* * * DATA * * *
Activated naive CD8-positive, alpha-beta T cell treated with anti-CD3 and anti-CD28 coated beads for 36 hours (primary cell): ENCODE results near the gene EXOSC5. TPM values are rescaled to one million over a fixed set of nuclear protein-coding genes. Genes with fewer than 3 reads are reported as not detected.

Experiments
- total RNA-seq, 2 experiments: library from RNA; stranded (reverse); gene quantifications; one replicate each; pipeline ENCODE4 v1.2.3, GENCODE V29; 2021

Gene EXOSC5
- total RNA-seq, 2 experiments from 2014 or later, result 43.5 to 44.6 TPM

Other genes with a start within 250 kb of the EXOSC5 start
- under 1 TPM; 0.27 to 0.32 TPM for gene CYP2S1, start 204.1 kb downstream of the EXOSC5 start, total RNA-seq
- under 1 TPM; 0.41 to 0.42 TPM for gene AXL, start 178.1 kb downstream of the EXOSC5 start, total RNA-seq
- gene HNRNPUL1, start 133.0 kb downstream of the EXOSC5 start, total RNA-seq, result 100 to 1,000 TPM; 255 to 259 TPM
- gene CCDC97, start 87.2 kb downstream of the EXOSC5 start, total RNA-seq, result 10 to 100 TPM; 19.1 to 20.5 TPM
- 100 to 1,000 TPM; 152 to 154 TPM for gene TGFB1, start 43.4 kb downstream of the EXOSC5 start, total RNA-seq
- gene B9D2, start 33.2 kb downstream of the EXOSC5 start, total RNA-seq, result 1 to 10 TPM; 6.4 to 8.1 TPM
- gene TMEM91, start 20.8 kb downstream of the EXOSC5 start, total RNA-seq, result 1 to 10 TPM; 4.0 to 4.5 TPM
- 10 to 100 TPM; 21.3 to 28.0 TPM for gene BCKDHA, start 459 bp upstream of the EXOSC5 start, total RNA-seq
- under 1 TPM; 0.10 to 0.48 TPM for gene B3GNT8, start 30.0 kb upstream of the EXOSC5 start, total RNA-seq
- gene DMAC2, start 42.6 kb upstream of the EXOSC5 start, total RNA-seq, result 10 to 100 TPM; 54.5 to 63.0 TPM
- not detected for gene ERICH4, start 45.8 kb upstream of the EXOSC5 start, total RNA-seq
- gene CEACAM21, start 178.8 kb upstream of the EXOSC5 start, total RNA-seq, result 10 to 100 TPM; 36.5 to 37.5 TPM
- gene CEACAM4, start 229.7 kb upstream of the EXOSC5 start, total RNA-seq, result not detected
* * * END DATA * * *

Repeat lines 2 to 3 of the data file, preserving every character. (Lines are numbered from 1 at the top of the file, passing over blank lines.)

Experiments
- total RNA-seq, 2 experiments: library from RNA; stranded (reverse); gene quantifications; one replicate each; pipeline ENCODE4 v1.2.3, GENCODE V29; 2021